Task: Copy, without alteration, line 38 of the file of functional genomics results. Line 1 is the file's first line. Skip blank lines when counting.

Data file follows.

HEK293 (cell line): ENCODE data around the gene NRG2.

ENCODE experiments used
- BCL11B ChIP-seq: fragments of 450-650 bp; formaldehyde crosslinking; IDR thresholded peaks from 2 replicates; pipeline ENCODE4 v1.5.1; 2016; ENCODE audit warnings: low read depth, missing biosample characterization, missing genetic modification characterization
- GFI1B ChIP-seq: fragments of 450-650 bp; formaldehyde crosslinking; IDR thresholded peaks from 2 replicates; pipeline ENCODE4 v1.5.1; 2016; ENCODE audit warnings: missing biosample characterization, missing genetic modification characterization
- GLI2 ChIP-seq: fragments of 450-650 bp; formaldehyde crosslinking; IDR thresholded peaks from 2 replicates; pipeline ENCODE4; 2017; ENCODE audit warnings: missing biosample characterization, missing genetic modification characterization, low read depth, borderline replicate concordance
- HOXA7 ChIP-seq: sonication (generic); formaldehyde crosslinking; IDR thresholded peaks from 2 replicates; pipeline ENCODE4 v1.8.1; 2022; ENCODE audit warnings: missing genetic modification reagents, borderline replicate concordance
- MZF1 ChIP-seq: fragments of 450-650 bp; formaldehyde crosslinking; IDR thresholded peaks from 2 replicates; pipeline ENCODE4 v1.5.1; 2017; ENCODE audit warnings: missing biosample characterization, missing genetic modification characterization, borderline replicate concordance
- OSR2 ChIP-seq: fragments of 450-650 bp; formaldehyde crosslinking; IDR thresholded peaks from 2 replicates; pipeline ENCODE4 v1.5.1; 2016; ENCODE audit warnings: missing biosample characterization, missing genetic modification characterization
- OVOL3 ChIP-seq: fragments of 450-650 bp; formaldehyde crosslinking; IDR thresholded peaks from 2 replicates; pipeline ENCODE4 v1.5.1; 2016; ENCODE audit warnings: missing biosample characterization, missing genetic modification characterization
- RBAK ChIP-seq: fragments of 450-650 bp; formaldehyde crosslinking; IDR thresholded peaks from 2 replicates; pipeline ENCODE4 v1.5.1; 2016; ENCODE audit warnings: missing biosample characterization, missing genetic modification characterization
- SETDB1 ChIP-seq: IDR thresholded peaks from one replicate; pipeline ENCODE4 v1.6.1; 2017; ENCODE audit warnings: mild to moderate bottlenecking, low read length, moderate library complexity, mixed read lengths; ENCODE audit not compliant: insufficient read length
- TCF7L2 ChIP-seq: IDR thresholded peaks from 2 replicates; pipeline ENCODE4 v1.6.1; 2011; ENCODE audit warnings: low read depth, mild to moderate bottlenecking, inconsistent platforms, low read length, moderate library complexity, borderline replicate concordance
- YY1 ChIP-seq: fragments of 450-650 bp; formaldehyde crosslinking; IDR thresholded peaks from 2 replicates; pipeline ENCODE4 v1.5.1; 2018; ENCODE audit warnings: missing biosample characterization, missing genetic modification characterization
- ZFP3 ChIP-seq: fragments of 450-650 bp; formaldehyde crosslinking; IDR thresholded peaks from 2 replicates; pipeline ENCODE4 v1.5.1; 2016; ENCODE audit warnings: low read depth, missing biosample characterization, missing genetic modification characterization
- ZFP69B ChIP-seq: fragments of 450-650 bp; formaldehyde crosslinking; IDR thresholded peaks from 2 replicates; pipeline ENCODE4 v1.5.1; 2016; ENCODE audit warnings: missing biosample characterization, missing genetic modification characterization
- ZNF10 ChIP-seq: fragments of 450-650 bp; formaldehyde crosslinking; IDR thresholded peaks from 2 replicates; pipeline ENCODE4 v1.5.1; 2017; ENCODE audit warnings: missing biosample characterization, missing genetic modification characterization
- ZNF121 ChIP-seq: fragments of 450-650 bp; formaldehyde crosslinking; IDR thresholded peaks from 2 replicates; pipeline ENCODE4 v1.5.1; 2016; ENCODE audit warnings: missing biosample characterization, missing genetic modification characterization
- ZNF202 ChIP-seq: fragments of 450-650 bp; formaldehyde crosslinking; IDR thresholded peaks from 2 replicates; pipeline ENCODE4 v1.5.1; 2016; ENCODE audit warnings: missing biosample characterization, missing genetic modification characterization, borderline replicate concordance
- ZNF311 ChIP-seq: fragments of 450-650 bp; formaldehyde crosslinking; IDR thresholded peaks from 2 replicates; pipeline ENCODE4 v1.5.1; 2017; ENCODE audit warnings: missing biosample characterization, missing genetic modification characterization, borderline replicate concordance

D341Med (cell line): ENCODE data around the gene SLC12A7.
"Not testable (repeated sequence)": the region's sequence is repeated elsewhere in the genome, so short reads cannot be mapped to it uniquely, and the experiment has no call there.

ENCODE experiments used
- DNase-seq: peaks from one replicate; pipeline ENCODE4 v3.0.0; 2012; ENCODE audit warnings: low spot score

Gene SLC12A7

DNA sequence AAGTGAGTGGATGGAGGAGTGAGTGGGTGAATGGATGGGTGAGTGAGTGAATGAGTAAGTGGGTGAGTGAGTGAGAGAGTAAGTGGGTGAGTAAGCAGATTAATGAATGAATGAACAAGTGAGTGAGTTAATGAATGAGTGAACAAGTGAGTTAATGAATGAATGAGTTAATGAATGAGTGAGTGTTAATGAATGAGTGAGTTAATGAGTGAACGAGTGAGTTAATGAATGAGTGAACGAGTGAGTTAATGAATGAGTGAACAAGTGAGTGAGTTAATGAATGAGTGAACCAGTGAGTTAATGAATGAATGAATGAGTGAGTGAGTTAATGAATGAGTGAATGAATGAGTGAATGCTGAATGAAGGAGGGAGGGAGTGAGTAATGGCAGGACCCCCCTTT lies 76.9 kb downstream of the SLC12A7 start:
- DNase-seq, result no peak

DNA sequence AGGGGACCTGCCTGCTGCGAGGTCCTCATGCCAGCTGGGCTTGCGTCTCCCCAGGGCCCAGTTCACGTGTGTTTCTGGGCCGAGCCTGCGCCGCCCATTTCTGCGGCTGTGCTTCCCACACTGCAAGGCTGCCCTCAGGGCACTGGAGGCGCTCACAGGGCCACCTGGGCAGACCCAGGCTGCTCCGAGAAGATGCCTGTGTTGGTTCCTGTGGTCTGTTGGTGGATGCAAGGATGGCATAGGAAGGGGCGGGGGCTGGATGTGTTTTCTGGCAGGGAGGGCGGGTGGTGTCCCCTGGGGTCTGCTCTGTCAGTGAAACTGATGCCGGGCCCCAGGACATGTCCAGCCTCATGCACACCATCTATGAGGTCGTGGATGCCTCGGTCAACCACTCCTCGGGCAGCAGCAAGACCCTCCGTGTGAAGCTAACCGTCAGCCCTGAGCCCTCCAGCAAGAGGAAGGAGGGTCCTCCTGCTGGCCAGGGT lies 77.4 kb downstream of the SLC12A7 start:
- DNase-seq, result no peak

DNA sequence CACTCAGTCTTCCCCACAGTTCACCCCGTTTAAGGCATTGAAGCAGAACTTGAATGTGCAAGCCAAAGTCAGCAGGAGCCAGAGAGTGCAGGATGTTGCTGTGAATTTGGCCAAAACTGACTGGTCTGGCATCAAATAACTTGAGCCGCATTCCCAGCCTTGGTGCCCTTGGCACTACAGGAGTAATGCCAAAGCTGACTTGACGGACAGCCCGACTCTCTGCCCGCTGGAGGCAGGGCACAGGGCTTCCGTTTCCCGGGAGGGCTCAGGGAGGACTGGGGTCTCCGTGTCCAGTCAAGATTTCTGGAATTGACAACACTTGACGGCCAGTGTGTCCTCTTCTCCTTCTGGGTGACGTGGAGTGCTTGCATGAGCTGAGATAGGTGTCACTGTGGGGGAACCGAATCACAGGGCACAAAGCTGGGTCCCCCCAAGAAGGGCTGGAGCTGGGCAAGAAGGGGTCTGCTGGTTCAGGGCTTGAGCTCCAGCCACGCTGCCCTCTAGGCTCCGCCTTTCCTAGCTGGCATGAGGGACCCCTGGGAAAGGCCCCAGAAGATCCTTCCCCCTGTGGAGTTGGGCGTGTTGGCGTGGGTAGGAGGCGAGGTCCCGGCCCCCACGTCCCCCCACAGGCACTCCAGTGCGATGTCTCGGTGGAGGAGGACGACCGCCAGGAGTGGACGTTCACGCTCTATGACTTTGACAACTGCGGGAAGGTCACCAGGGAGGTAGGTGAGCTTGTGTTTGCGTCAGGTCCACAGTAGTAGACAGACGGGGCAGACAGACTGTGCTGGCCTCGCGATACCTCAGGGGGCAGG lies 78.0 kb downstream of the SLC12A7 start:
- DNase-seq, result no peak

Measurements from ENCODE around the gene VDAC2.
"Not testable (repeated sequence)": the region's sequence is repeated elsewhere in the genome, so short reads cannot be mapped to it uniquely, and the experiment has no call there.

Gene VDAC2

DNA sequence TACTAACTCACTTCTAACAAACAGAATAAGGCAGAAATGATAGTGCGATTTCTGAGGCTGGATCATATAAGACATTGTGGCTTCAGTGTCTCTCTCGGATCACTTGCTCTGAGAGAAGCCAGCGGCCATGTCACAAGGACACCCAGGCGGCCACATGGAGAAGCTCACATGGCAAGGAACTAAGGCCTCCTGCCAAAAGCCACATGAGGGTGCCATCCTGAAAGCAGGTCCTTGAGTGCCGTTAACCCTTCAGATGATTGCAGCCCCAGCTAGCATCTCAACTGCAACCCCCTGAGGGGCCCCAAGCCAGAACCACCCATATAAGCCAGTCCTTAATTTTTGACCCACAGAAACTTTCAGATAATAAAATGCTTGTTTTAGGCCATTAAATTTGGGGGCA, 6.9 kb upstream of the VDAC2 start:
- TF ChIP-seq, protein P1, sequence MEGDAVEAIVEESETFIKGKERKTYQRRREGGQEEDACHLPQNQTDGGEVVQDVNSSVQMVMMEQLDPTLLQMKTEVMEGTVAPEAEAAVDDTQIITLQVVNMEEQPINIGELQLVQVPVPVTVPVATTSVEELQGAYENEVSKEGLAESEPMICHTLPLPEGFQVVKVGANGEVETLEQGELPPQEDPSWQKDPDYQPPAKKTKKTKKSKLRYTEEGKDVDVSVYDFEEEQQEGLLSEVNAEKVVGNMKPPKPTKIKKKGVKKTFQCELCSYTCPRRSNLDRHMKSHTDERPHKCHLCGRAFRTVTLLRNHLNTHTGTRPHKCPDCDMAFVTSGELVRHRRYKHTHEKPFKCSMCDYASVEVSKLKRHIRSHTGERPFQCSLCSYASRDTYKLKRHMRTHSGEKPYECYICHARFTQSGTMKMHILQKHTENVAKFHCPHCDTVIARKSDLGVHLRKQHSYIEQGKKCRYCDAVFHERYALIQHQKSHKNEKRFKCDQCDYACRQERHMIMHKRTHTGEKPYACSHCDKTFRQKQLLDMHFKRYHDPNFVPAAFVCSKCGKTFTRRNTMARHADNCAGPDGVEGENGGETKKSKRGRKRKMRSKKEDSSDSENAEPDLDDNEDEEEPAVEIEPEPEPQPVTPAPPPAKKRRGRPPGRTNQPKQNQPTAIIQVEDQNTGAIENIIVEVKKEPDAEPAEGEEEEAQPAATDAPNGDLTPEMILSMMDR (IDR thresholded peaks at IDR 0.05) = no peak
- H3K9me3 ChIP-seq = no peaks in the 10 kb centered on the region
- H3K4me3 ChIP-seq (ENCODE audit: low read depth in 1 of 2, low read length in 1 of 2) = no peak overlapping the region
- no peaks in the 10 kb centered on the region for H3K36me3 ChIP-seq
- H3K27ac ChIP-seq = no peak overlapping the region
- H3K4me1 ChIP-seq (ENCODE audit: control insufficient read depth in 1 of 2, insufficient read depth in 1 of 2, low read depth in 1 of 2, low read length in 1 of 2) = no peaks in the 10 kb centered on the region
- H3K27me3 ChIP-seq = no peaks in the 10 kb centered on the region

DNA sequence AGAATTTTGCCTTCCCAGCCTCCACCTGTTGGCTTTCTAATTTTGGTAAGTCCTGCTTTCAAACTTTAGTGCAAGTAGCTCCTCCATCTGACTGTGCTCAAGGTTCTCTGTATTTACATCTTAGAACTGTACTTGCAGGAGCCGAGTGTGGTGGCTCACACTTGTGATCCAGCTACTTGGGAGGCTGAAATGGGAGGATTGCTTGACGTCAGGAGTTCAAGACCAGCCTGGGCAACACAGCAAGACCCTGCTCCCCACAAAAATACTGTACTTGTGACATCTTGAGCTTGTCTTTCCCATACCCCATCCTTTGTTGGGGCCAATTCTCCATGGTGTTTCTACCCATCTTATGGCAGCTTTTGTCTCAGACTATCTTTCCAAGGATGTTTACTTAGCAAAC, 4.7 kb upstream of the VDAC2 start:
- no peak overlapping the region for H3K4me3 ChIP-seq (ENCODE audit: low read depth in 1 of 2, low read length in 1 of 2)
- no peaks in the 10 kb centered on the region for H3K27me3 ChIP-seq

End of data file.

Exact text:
- no peaks in the 10 kb centered on the region for H3K36me3 ChIP-seq